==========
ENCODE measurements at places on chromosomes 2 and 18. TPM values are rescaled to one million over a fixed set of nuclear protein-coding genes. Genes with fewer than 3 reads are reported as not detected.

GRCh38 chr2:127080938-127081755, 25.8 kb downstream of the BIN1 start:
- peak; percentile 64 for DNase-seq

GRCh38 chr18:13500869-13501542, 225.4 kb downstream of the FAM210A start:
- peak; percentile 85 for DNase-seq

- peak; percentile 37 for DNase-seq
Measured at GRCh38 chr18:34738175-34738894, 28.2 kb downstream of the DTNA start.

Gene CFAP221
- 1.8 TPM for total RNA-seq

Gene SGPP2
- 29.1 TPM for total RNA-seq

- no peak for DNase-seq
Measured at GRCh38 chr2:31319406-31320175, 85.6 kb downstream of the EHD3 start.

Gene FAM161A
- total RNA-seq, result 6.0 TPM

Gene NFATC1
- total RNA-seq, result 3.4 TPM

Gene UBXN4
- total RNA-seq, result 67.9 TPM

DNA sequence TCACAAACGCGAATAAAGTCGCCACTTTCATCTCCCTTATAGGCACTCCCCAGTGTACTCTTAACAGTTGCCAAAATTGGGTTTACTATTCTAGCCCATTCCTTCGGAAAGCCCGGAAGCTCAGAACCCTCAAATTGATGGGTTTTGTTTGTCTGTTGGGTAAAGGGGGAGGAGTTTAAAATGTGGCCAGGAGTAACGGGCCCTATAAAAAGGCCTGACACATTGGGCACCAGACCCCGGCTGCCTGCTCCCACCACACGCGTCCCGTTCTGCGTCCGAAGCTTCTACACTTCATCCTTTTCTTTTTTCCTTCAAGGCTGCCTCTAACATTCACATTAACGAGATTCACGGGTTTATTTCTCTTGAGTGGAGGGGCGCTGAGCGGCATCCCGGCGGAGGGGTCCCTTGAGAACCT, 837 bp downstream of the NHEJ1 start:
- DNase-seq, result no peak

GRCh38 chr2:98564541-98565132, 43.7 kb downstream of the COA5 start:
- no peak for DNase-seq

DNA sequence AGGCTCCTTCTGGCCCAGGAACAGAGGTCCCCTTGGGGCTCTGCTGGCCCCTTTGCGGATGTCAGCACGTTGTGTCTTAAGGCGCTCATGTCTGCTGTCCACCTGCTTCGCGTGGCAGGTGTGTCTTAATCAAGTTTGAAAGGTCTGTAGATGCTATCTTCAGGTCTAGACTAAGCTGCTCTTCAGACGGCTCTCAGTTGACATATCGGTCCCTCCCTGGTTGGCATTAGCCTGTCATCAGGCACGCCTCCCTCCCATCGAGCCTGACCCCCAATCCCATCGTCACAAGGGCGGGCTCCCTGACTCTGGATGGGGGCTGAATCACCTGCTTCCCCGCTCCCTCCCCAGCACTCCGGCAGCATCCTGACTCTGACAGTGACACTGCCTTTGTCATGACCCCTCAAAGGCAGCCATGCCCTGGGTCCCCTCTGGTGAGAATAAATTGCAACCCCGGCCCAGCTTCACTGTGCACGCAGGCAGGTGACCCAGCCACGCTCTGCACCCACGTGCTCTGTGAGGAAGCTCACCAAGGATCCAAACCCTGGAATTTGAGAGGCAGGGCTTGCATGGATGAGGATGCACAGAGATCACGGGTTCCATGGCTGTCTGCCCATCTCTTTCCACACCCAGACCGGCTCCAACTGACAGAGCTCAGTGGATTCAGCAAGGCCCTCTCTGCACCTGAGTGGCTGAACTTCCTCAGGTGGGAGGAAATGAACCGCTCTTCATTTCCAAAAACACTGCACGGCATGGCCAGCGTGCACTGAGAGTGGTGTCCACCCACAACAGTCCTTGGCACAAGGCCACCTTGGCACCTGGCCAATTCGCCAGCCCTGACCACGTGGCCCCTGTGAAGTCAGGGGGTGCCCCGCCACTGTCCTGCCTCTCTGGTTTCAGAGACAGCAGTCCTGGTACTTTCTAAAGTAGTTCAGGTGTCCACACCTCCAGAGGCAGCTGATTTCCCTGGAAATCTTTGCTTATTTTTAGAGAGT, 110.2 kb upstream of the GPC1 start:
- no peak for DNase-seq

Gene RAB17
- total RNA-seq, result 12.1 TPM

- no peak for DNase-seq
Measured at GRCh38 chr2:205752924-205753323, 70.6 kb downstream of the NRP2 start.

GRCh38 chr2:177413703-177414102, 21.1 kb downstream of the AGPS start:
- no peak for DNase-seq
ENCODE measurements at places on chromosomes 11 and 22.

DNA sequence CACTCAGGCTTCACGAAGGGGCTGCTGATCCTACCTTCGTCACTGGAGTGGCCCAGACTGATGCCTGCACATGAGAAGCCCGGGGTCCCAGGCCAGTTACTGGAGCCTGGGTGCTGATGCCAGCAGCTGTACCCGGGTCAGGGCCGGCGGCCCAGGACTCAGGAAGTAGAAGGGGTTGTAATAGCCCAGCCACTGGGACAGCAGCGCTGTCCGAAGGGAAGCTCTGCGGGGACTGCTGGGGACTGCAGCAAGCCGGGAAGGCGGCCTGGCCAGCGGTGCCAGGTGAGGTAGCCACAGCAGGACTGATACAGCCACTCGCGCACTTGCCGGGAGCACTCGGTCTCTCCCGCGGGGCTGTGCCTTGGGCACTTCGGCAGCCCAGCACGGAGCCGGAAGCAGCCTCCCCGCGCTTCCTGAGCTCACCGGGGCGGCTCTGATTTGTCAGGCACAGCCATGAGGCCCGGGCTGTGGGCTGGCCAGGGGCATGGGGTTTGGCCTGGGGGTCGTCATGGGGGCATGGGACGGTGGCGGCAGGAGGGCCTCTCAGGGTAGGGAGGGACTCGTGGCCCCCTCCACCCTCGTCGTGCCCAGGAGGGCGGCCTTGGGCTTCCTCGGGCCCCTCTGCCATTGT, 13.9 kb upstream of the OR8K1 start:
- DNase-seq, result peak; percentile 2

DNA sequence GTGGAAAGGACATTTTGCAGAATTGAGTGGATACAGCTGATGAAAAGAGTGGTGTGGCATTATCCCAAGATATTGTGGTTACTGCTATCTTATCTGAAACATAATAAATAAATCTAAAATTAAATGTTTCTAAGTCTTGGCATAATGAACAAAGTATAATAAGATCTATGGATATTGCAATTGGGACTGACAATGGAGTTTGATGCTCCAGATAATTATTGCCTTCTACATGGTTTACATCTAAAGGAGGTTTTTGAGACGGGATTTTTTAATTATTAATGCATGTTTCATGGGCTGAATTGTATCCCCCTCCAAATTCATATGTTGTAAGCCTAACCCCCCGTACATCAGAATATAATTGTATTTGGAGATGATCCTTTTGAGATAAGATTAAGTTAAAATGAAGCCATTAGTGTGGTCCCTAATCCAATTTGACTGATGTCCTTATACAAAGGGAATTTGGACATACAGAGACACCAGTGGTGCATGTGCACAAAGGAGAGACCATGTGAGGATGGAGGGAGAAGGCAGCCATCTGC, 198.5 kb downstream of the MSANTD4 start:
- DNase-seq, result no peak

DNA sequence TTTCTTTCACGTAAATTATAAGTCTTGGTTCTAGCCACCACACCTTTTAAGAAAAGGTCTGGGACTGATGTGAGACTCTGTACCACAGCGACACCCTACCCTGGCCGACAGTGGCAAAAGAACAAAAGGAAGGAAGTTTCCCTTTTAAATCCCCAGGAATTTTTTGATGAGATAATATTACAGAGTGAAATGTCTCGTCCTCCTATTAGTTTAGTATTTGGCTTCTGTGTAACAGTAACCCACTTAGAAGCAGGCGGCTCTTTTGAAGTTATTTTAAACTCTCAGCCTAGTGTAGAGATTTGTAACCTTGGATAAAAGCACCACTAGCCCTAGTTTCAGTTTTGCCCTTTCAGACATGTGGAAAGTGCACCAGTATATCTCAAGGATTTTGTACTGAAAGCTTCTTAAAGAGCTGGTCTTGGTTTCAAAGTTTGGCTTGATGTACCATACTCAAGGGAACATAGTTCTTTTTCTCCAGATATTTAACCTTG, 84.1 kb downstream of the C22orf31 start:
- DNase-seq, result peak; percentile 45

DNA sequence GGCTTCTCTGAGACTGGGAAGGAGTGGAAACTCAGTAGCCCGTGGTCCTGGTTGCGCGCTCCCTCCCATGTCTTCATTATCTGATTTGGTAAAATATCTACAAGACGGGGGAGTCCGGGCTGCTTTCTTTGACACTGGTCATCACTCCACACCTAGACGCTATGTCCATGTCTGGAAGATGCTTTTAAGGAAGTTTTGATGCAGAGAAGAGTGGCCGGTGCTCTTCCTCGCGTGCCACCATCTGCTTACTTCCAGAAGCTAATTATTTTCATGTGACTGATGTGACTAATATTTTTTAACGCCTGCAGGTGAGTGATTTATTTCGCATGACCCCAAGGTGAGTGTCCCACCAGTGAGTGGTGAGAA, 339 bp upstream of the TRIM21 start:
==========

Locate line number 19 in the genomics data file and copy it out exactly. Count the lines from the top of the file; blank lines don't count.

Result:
- total RNA-seq, result 67.9 TPM